Police forces nationwide are appealing for internet users to report harmful extremist and terrorist material when they see it online.
All week, police and partners have been using their social media channels to urge people to report material they suspect is extremist or terrorist by clicking on a distinctive red “STOP” button that can be found on their websites. STOP stands for Stop Terrorists’ and extremists’ Online Presence.
After clicking on the button, web users are quickly directed to a short, anonymous form at www.gov.uk/report-terrorism where they are asked to enter the address of the webpage where they saw the material.
The national Counter Terrorism Internet Referral Unit (CTIRU), which investigates the material, is today (Friday, April 15) embarking on a 36-hour operation to secure the removal of the material as quickly as possible.
Since the CTIRU launched in 2010, it has prompted the removal of over 160,000 pieces of extremist and terrorist material, much of which was flagged by members of public.
On average, it instigates the removal of over 1,000 pieces of material a week, including terrorist propaganda videos, pictures of beheadings, bomb-making instructions and speeches calling for racial or religious violence.
The CTIRU proactively trawls the web every day, looking for and seeking the removal of the material which is a source of inspiration for extremists, terrorists and is often a means of radicalising vulnerable people.
Earlier this month, 25-year-old Junead Khan from Luton was convicted for plotting to kill soldiers in the home counties. Detectives investigating Khan found that he had accessed and shared Daesh propaganda videos and instructions for making a suicide bomb online in the lead up to his planned murderous attack.
In the next 36 hours, community members, charity representatives and an array of other partners will take part in workshops with the CTIRU to discuss how they can work together with communities to remove more material.
Deputy Assistant Commissioner Helen Ball, Senior National Coordinator for Counter Terrorism Policing, said: “Tackling extremist material is important to protect the public and prevent offences that incite or promote terrorism and extremism.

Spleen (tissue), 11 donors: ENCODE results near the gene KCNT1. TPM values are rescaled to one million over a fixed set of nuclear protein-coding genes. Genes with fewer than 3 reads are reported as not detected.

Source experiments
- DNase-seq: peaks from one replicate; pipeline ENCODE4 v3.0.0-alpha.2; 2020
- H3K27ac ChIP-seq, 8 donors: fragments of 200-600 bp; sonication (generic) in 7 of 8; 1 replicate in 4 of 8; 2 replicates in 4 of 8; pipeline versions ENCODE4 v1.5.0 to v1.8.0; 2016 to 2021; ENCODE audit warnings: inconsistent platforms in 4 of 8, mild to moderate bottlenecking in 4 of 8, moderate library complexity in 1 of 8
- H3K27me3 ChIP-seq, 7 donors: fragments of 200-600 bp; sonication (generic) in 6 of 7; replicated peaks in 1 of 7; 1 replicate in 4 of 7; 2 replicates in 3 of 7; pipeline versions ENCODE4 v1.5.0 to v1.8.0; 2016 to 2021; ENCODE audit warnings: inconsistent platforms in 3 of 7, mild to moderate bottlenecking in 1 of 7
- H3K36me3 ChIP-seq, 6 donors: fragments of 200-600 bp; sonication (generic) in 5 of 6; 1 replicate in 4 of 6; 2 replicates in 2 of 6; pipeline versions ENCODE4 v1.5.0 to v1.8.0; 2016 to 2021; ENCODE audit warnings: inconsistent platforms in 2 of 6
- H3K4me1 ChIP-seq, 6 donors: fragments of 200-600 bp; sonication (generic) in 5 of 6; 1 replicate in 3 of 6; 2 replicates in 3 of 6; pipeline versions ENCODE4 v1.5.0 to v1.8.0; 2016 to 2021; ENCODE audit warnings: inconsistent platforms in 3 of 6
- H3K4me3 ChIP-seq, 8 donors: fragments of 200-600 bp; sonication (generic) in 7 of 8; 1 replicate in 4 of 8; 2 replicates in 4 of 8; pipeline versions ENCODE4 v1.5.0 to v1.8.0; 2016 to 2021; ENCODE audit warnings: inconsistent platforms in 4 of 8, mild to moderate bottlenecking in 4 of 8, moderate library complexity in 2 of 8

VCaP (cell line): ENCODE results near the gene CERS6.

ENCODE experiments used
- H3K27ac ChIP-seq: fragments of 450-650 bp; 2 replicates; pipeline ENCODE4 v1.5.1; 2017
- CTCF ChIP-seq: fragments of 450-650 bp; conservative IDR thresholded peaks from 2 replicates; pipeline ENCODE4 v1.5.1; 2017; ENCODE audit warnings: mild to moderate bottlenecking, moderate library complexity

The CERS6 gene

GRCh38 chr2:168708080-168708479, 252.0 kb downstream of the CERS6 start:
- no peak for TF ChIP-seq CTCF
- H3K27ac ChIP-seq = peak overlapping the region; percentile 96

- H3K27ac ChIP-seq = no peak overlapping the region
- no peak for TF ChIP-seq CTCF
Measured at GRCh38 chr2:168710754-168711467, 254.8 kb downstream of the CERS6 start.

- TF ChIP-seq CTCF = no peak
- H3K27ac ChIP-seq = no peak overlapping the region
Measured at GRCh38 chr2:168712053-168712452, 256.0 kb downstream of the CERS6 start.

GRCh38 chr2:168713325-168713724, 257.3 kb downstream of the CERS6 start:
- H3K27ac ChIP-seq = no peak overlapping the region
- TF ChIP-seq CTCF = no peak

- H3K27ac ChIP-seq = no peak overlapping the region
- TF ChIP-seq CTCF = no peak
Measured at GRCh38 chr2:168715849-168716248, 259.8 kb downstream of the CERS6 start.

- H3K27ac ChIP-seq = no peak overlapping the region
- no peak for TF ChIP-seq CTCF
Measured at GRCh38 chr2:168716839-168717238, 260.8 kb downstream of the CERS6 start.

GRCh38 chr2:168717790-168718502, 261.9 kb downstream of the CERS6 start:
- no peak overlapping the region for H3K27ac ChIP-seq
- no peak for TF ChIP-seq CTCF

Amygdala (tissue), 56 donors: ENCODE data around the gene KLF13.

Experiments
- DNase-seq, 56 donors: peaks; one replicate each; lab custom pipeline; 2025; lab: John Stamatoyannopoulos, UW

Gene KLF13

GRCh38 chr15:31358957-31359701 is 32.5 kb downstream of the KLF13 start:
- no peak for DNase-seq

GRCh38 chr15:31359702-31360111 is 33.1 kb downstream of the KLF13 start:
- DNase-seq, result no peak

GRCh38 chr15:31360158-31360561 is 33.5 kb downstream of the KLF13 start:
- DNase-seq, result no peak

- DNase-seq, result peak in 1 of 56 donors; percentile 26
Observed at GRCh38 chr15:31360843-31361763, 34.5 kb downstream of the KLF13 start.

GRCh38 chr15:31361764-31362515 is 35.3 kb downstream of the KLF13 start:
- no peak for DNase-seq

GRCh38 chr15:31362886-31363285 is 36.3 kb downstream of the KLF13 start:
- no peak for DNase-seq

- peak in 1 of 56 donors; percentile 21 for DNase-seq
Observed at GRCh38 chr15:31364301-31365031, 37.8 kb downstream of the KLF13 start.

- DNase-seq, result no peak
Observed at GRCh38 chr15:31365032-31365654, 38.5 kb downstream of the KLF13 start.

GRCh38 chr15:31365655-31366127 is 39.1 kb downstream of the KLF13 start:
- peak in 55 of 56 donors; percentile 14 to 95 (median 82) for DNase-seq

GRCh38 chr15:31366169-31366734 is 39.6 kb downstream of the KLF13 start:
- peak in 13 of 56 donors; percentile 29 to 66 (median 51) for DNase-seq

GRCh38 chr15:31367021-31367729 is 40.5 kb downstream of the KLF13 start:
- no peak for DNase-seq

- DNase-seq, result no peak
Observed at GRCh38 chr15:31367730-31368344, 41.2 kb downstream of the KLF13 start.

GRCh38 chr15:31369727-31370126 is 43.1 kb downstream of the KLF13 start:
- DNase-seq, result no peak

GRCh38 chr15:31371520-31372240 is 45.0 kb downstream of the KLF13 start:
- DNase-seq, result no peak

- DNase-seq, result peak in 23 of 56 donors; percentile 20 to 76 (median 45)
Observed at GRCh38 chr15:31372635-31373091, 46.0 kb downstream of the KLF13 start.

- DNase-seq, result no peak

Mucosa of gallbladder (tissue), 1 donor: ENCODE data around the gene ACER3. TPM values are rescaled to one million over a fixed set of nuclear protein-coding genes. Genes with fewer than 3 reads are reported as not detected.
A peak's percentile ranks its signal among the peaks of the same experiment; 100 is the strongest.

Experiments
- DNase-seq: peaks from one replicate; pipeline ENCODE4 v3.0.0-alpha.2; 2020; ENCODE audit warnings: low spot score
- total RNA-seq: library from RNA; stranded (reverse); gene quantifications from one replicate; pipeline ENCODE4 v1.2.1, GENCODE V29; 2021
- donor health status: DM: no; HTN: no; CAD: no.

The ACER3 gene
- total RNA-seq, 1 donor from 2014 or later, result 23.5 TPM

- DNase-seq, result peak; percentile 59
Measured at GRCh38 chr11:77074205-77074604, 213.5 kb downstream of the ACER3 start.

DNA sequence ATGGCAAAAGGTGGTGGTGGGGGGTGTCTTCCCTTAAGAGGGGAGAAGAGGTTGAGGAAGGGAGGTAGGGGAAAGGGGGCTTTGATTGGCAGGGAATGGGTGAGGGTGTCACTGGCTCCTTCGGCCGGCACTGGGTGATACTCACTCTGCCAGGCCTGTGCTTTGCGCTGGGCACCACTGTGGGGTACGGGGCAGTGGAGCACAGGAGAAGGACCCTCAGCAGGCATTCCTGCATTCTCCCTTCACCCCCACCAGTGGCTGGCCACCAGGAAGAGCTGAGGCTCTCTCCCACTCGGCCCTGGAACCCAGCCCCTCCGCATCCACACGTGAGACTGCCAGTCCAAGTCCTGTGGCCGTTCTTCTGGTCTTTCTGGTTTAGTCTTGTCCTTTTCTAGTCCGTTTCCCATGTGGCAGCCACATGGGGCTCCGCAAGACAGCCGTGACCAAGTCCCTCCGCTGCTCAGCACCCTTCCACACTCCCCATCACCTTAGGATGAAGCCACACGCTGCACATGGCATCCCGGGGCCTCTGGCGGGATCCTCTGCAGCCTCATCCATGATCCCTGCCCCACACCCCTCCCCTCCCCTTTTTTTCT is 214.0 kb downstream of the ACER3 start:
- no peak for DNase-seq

“The internet and social media provide many opportunities for those with extreme views to target young or vulnerable people, and their methods are constantly evolving, from using new phone apps to hijacking popular hashtags in order to reach wide audiences.
“The Counter Terrorism Internet Referral Unit has put considerable effort into prompting the removal of terrorist and extremist material. We know that communities are very concerned about this material - and communities defeat terrorism, which is why police and the public will continue to work together on this.
“Police depend on information from the public in our efforts to help keep us all safe and we are asking anyone who has concerns about online content to report it by clicking the red STOP Terrorists’ and Extremists’ Online button.”
Detective Chief Inspector Matt Thompson, from Eastern Counter Terrorism Intelligence Unit, said: “Those with extreme views are using the internet in order to target vulnerable people in order to radicalise them.
“It is vital that sites which seek to promote such a narrative are taken down so we can protect those at risk from exploitation. I would urge anyone who comes across such material online to report it via the STOP button.”
Minister for Internet Safety and Security, Baroness Shields, said: “I applaud the world-leading work of the police Counter Terrorism Internet Referral Unit and would urge the public to report terrorist and harmful extremist content when they see it.
“Everyone has the ability to recognise hatred and intolerance online. The internet was developed to bring people together, it is vital we work in partnership to stop those who exploit it to drive us apart.”
The CTIRU was the first unit in the world set up to tackle the proliferation of illegal terrorist and violent extremist content on the internet.
It works with service providers to instigate the removal and access terrorist and extremist material which breaks their terms of service. Once such material has been identified, the CTIRU sends the internet service provider an advisory note, seeking the removal of the material.
Publication of such material can also lead to those who publish it being investigated for offences under the Terrorist Act 2006.
There has been a rise in the amount of extremist and terrorist material online being removed, which is attributed to a range of factors including the proliferation of Daesh propaganda, communities becoming more willing to report material and Counter Terrorism Policing’s proactive approach in tackling it.
Year on year, the CTIRU has had more terrorist and extremist material removed from the internet. Almost a third of all material removed to date (55,000 pieces) was taken down in 2015 alone.
Every year the CTRIU receives more reports of material from concerned members of the public:
2010 and 2011 = 0 reports referred to the CTRIU
2012 = 1,167
2013 = 923
2014 = 1462
2015 = 2,995
Jan - March incl 2016 = 785
Following referrals from the public, partners and its own investigations, the CTRIU has instigated the removal of more extremist and terrorist material year-on-year:
2010 and 2011 = 1,527 pieces of extremist and terrorist material removed from the web
2012 = 1,885
2013 = 17,541
2014 = 51,431
2015 = 55,556
Jan - March incl 2016 = 26,479
This year the number of staff and officers working within the CTIRU has been increased to match the threat and help ensure material is identified and removed more quickly.